The new Retail Exempt Selling Guideline

Share on twitter
Share on linkedin
Share on facebook

The Australian Energy Regulator (AER) has published the Retail Exempt Selling Guideline (Version 6).

The Guideline includes a copy of newly established documents:

  1. A factsheet: how to access an authorised retailer of your choice if you live in an embedded network; and
  2. Exempt Seller Hardship Policy template.

The new Retail Exempt Seller Guideline should be reviewed in detailed by all exempt sellers operating in NECF jurisdiction which includes NSW, QLD, ACT, TAS and SA. The Guideline was developed as part of the AER’s review into the Retail and Network Exemption Guidelines. The AER has decided to defer release of the draft Network Service Exemption Guideline (Version 7) while further changes are made to streamline and simplify the document. It is anticipated that the revised Network Service Provider Exemption Guideline will be published in August 2022. The new Retail Exempt Seller Guideline takes effect from 15 July 2022.

Exempt Customer Hardship

Looking firstly at the Exempt Seller Hardship Policy template, exempt sellers are now provided with a template policy that they should use in setting out the assistance that they will provide to customers who are experiencing financial hardship. Financial hardship may result from factors such as a death in the family, health or sudden illness, family violence, unemployment, and reduced income.

The hardship policy template explains, in plain English, what an exempt seller will do in the circumstance of customer hardship, what payment obligations apply, and what other support the exempt seller offers to assist customers who are experiencing financial hardship. An exempt seller is required to offer assistance if they are told by customer that the customer is having trouble paying a bill or if the exempt customer is referred to the exempt seller by a financial counsellor or other community worker. Exempt sellers must take into account all of the customer’s circumstance and, having regard to those circumstances, act fairly and reasonably.

When a customer is identified as being in hardship and covered by the exempt seller hardship policy, an exempt seller must offer their customer a payment plan. In making a payment plan, an exempt seller must consider how much the customer can pay, how much the customer owes and how much energy the exempt seller expects the exempt customer to use in the next 12 months or for the duration of the exempt customer’s tenancy if the tenancy agreement is less than 12 months.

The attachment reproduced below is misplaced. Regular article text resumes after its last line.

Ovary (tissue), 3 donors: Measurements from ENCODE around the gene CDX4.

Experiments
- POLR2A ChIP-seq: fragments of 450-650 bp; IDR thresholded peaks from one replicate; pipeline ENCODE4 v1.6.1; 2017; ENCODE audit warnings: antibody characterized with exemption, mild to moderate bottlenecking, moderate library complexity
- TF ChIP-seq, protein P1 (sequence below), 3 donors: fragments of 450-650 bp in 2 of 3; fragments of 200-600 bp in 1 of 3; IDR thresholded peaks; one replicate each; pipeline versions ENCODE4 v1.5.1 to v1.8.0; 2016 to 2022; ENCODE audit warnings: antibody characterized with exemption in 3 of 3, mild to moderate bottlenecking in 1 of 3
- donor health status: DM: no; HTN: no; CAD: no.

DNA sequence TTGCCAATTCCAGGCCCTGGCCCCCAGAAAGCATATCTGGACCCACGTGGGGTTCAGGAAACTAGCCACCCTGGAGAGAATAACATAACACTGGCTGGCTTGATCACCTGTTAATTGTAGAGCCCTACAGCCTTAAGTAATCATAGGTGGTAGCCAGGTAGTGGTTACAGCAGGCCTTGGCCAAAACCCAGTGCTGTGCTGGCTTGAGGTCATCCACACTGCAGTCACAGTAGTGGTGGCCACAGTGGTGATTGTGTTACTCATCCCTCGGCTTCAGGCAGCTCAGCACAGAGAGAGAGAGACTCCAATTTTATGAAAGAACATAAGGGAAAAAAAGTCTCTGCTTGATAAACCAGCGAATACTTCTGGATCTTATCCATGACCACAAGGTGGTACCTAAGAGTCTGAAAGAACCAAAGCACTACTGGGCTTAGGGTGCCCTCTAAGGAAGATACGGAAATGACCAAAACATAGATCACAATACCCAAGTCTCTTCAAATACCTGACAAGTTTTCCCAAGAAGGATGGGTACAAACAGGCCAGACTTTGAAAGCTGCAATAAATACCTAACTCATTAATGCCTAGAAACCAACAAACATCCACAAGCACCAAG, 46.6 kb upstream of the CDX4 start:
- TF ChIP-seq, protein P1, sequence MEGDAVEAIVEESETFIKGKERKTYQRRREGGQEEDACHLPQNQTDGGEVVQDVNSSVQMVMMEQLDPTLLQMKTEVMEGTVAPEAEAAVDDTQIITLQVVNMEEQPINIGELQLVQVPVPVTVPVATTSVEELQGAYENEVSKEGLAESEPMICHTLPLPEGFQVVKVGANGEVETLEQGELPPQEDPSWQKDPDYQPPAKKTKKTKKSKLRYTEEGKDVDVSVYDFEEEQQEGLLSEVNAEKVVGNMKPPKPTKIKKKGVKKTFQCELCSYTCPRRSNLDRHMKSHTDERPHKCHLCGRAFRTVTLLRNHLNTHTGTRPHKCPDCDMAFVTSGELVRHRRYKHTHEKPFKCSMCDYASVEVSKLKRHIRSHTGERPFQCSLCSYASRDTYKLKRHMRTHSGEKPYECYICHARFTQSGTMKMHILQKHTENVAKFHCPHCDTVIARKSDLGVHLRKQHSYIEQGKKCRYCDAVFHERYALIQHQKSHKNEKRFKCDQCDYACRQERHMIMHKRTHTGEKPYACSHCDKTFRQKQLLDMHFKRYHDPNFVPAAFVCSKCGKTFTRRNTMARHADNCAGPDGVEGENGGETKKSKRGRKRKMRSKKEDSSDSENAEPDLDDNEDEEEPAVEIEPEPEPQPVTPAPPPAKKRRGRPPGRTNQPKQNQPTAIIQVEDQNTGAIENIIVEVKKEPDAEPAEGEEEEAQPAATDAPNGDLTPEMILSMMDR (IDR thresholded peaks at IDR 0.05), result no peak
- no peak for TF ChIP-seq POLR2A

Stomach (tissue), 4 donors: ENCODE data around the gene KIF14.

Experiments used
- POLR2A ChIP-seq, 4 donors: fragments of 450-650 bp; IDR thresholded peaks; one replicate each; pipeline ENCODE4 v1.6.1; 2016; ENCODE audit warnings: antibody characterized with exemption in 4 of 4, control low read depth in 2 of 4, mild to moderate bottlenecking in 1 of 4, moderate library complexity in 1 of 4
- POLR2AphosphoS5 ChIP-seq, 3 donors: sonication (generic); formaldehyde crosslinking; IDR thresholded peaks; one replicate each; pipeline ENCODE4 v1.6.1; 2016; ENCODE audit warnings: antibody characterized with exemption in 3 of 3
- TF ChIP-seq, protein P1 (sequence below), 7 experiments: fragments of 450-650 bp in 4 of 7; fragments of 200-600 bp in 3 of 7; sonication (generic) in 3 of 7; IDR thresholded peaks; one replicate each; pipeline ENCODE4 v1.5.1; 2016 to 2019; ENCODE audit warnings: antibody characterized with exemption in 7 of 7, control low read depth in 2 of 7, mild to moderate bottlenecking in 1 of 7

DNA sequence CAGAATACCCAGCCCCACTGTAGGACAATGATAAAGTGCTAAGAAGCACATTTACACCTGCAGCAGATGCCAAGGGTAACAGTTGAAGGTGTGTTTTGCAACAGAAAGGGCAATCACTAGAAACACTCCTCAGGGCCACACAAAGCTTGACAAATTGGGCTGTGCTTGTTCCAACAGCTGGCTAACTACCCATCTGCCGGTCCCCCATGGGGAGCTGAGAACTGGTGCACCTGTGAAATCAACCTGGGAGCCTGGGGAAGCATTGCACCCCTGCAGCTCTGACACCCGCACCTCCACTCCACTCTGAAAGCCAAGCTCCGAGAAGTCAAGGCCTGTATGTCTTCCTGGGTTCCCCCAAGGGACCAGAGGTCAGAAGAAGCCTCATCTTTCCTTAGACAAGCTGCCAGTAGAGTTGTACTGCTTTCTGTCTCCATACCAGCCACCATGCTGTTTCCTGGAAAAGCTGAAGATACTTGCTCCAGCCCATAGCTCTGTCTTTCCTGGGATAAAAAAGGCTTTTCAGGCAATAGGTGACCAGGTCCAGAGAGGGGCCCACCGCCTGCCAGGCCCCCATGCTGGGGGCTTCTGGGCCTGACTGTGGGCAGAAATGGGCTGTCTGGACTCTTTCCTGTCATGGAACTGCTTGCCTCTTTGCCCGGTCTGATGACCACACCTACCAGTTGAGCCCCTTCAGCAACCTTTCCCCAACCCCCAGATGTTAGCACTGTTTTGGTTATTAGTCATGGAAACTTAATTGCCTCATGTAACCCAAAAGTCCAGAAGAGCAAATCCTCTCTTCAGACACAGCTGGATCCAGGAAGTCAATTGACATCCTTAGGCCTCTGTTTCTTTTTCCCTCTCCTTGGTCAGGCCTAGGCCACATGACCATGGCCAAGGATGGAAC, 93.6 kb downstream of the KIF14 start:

Customer’s capacity to pay

It is critical that exempt sellers carefully consider the customer’s capacity to pay when formulating a payment plan. It would be a breach for an exempt seller to establish a payment plan with an exempt customer not having regard to the customer’s capacity to pay. Once the exempt seller agrees on a payment plan with a customer, the exempt seller must send the customer information including the length of the payment plan, the amount on each payment, how many payments will need to be made, when each payment must be made, and how the exempt seller worked out the payments.

If the customer misses a payment, the exempt seller should contact the customer to see if they need help. If the exempt customer has had two payment plans cancelled in the last 12 months due to non-payment, the exempt seller does not have to offer the exempt customer another payment plan and the exempt seller may proceed with disconnection of energy provided that it complies with all other applicable obligations.

An exempt seller must also consider other ways to assist customers experiencing financial difficulty. The exempt seller must refer an exempt customer who is in financial difficulty to other schemes, rebates, concession programs and financial counselling services to assist the customer in managing their energy debt. It is critical that exempt sellers ensure that they examine applicable concessions and rebates and apply them as required to exempt customer’s accounts.

Where a customer is within a hardship program, an exempt seller must not charge late payment fees, require a security deposit, or make changes to the customers plan without the customer’s agreement.